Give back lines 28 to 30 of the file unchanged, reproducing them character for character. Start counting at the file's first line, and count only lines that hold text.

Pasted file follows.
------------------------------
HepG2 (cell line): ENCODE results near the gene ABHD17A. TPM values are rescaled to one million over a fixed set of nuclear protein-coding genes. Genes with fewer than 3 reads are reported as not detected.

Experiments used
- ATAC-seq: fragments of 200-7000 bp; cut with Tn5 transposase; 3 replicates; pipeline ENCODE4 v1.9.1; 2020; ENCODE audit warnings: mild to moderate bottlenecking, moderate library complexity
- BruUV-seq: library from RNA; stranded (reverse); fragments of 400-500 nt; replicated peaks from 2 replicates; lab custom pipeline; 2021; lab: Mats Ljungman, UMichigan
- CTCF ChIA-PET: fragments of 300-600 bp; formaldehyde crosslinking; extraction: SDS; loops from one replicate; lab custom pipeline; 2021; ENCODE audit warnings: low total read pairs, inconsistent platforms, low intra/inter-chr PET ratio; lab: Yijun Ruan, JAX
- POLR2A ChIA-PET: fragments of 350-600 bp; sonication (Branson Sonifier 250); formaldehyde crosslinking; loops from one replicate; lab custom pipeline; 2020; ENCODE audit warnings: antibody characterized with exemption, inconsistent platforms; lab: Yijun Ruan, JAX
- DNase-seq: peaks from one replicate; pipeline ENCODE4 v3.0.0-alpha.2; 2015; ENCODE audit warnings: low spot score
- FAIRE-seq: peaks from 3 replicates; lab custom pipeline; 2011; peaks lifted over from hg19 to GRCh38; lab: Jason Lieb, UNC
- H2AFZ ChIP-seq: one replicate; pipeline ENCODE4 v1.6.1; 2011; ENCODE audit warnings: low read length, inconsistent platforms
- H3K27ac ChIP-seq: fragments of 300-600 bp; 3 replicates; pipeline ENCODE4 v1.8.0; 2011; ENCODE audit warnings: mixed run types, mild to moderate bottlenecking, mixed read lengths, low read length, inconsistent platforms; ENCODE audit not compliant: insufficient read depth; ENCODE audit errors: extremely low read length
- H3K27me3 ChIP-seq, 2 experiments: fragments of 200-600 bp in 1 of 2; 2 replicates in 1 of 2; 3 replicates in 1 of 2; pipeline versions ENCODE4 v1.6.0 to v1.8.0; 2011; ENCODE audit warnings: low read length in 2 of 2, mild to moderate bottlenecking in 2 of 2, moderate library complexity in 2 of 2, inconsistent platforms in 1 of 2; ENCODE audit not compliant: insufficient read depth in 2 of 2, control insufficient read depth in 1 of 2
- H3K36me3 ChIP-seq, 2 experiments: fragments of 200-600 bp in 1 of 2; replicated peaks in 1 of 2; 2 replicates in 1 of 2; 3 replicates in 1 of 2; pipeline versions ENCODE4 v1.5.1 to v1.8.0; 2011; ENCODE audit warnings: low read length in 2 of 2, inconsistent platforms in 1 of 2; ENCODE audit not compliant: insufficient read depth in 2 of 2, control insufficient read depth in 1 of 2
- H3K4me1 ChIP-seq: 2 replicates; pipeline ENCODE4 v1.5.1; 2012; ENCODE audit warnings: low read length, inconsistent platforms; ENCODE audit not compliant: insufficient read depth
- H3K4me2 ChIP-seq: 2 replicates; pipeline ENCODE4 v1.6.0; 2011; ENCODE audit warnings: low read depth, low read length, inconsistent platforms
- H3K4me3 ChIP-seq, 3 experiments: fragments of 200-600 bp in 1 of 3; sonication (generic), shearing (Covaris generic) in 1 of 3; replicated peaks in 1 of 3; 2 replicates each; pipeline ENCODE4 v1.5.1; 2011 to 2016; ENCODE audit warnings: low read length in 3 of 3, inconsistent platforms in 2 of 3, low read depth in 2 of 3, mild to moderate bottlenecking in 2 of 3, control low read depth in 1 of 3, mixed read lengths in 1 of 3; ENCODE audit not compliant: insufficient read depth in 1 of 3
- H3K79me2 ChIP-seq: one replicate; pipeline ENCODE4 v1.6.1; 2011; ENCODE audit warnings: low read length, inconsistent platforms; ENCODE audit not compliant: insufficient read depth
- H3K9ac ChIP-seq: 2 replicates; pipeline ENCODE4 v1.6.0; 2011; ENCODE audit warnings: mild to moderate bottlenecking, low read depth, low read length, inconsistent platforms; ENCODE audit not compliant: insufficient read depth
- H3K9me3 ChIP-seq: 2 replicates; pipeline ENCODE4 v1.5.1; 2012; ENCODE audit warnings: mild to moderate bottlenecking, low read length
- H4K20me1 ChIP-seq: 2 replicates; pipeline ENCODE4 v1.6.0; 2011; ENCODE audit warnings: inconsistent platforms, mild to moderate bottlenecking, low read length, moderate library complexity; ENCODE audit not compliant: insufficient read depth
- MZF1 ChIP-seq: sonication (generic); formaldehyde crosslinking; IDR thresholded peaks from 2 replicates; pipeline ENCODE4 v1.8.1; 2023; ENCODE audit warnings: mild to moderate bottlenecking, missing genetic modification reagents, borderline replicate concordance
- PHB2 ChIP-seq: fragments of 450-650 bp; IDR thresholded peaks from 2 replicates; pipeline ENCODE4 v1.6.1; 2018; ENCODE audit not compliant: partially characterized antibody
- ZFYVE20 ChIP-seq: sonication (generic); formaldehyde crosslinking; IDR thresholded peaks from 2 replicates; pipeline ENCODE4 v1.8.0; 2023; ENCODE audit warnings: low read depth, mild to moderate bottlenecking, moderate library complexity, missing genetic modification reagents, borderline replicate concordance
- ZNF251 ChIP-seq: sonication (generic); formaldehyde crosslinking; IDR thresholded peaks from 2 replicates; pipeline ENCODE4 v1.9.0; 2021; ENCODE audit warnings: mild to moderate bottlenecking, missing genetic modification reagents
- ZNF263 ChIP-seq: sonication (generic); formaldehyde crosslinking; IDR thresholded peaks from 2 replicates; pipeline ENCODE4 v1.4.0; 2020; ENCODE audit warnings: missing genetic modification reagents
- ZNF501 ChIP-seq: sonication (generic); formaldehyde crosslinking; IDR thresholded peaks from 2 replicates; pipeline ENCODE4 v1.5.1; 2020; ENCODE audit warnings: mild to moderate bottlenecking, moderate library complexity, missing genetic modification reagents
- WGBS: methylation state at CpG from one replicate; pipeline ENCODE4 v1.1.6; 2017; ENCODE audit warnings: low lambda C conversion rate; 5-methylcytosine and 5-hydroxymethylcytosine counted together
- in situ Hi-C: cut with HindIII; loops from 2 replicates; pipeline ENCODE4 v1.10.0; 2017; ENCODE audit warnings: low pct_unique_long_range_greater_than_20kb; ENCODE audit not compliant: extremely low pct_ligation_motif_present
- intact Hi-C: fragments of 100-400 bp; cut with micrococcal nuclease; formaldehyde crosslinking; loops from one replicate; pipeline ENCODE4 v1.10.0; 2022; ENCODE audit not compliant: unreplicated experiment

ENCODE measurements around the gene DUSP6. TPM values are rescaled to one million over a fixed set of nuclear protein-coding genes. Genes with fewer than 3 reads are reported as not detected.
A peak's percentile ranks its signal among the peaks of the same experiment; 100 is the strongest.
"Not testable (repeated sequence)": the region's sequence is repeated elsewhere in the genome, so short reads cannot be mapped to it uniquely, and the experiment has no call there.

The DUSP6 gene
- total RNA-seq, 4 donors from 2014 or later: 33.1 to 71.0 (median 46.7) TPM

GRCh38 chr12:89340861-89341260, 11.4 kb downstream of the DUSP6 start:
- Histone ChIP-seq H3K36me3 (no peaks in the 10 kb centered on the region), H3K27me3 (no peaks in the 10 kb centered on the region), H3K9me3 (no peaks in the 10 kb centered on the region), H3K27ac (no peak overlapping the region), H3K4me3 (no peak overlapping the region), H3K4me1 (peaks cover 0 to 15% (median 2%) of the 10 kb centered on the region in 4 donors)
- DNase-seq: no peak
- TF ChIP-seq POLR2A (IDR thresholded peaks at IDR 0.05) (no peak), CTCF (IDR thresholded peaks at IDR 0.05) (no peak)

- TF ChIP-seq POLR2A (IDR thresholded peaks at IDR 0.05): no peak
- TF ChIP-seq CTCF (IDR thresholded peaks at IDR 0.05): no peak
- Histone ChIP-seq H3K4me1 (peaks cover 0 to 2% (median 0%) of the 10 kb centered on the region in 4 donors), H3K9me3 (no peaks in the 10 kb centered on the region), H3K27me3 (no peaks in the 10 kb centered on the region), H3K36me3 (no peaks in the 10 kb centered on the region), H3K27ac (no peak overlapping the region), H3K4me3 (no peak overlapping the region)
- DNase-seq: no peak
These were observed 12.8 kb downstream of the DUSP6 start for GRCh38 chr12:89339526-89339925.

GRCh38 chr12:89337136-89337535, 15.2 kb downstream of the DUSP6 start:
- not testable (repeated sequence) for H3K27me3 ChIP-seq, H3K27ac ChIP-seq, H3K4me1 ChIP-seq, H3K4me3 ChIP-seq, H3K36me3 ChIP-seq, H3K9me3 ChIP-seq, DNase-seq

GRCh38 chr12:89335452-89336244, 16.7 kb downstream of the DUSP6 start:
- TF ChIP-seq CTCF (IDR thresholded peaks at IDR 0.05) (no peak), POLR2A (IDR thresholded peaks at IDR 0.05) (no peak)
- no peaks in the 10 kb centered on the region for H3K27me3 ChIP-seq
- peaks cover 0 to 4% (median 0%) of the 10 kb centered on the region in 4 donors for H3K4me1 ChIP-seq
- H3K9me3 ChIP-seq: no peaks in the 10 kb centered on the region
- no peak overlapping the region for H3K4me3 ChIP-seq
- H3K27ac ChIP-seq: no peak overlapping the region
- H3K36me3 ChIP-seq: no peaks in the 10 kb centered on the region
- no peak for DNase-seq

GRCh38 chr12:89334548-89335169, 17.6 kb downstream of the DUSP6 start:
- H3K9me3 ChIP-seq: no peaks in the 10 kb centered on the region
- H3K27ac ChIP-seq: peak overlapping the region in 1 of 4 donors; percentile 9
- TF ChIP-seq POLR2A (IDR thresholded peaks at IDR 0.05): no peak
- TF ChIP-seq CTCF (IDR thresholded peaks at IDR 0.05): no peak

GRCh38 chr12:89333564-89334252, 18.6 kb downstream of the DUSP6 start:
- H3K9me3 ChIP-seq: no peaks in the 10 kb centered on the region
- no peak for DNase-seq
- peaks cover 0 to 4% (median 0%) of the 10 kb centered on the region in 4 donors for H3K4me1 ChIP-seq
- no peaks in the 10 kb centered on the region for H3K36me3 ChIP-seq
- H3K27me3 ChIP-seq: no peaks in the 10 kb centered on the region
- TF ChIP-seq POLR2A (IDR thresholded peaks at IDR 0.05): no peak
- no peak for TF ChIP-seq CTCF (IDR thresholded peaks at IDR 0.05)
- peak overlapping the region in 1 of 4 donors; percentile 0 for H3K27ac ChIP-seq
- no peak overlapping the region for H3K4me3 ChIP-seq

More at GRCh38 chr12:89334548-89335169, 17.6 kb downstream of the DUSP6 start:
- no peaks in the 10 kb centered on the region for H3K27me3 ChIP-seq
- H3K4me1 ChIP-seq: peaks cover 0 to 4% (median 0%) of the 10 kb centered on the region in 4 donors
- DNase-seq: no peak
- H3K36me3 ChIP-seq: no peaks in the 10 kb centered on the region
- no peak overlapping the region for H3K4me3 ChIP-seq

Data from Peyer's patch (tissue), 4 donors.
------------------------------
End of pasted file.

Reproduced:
- intact Hi-C: fragments of 100-400 bp; cut with micrococcal nuclease; formaldehyde crosslinking; loops from one replicate; pipeline ENCODE4 v1.10.0; 2022; ENCODE audit not compliant: unreplicated experiment

ENCODE measurements around the gene DUSP6. TPM values are rescaled to one million over a fixed set of nuclear protein-coding genes. Genes with fewer than 3 reads are reported as not detected.
A peak's percentile ranks its signal among the peaks of the same experiment; 100 is the strongest.